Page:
There are two movies in "Jackie." One of these movies is just OK. The other is exceptional. The first one keeps undermining the second.
The movies are 100 years old in 1997, and the Pulitzer Prizes are 70. This would be a good time for them to get together. In addition to the journalism categories, Pulitzers are awarded in the areas of music, drama and literature - but they never have been given to the movies, where they might actually have a greater influence.
The Tonys, Emmys, Oscars, Grammys, National Book Awards and Obies are all insider prizes, run by the industries they honor. The Pulitzers always have stood outside and a little above, convening panels of independent experts to look for the best work in a field without regard for popularity, sales or sentiment.
A Pulitzer Prize for film would presumably go to the kind of good film that doesn't often get nominated for an Oscar. It would not be inhibited, as the Oscars are, by a tendency to select films that reflect favorably on the industry. It would consider documentaries and made-for-TV movies, as well as theatrical-release films.
This year, for example, Pulitzer candidates might include a film like "In the Company of Men," with its searing portrait of male corporate culture. Or Spike Lee's "4 Little Girls," a documentary about the Birmingham church bombing. Or the feature film "Gattaca," about a fearsome new world of genetic discrimination. Or "Eve's Bayou," a Louisiana child's rich and tragic family memory. Or the documentary "Waco: The Rules of Engagement," which offers a revisionist portrait of what happened in the Branch Davidian siege. Or "George Wallace," the made-for-cable biography of the troubling politician.
The Pulitzer's board members meet in New York on Nov. 3 to consider changes in the prizes. Surprisingly, it will be the first time they have seriously considered adding movies, according to Kristen McCary of Hollywood Hills, Calif., who is leading a campaign for the change.
One tricky question they're sure to discuss is: Who would the Pulitzer Prize for best film go to? The Pulitzer in drama goes to the playwright, not the production. The Pulitzers in music go to the composers, not the conductors or recording artists. Literature prizes, of course, go to the authors - but who is the author of a film?
That question has occupied the movie industry almost since its inception. The Oscar for best film is presented to a film's producer, in keeping with the Hollywood tradition that studios and producers are the only true begetters. The top prizes at film festivals are generally accepted by the directors, in keeping with the ascendant auteur theory, which holds that the director is the ultimate author of a film. But French critics first proposed the auteur theory because in France until the late 1950s, the screenwriter was considered the true author. And in the case of the adaptation of a great work of literature - the 1996 "Hamlet," say - who is more the author? William Shakespeare, or Kenneth Branagh? Do not answer too hastily; Branagh won an Oscar nomination for his screenplay of "Hamlet," even though he proudly filmed Shakespeare's uncut text.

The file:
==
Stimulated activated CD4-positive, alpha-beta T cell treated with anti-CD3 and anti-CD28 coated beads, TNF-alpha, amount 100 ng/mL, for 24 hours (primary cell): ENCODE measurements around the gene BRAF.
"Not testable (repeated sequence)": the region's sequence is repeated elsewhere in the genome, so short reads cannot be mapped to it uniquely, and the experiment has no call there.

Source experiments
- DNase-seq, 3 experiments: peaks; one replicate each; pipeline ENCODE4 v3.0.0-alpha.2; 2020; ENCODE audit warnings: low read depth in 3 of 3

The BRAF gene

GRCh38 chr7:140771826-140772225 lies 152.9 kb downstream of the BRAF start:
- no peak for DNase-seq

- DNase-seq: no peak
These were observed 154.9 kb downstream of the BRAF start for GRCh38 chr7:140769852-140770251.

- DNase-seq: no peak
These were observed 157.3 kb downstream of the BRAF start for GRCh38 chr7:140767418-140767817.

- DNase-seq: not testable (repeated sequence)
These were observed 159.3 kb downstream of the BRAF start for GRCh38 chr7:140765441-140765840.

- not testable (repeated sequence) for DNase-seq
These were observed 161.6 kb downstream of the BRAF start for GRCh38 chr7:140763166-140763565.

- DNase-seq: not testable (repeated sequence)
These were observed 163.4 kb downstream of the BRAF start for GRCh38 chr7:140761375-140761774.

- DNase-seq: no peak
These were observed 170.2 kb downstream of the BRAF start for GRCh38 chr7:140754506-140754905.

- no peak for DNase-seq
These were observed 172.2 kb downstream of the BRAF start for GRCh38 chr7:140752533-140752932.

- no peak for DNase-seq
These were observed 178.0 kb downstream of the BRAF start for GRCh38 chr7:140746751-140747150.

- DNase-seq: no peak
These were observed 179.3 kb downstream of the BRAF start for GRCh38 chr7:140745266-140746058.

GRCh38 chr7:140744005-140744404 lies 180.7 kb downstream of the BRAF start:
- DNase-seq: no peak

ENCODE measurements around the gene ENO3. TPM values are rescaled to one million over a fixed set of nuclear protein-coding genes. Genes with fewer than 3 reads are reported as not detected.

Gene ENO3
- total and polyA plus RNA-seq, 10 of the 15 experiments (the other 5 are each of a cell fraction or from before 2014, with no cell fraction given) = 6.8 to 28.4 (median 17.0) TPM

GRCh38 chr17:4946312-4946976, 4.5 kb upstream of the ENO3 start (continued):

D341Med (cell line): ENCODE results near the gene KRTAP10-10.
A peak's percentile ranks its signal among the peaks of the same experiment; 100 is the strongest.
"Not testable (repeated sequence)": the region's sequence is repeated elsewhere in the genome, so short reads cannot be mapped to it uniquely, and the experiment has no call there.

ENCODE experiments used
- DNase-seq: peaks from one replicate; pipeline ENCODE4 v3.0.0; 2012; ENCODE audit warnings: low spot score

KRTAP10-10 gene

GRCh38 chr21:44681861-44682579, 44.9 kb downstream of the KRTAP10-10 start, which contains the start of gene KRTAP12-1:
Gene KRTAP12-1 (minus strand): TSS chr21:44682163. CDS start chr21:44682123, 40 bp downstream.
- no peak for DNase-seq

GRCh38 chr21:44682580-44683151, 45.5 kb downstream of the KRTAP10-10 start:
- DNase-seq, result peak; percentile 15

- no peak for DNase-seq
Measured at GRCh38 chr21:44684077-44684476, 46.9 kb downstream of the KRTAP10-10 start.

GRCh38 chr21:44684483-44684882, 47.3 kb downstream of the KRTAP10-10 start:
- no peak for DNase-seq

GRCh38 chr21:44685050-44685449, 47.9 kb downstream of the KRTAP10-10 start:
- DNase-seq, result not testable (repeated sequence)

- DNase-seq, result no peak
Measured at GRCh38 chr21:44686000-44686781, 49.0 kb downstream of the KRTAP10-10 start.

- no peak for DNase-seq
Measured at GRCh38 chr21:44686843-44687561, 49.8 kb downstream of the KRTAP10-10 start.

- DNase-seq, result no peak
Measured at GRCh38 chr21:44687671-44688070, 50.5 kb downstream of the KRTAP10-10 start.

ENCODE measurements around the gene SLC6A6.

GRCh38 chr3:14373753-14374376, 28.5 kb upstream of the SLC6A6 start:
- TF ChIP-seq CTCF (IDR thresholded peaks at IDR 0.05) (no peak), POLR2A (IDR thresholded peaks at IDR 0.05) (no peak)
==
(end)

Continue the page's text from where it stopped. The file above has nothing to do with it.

Movies are children with many parents. It is impossible to untangle the contributions of a film's collaborators - also including the actors, cinematographer, editor, composer, set designer and special-effects artists. It is obvious, I think, that Pulitzer judges should consider only the excellence of a film, and not get involved in sorting out its pedigree. The Pulitzer for film should be awarded to the film itself, period, end of discussion.
What practical good would the Pulitzer Prize for film be? Would it be just one more award? Not at all. The Pulitzers are seen as more informed and disinterested than the honors given within each art form. They are the most prestigious awards in America. The annual debate over Pulitzer "finalists" would draw attention to many worthy films. The prize-winner would be booked into more theaters and win a larger audience, and its life on television and on video would be greatly enhanced.
The American film industry today straddles a great divide. On the one side are the multimillion-dollar blockbusters, the thrillers and special-effects pictures. On the other, the renaissance in the world of independent and alternative films. The Oscars will usually be tilted toward the mainstream films - and above all toward successful films; it is easier for a film to pass through the eye of a needle than for a box-office flop to win the Oscar.
The Pulitzers might help restore the balance between success and quality - might even act as an inspiration or a rebuke for the Oscar voters. It's time for America's most important honor in the arts to be extended to America's most important contribution to the arts.
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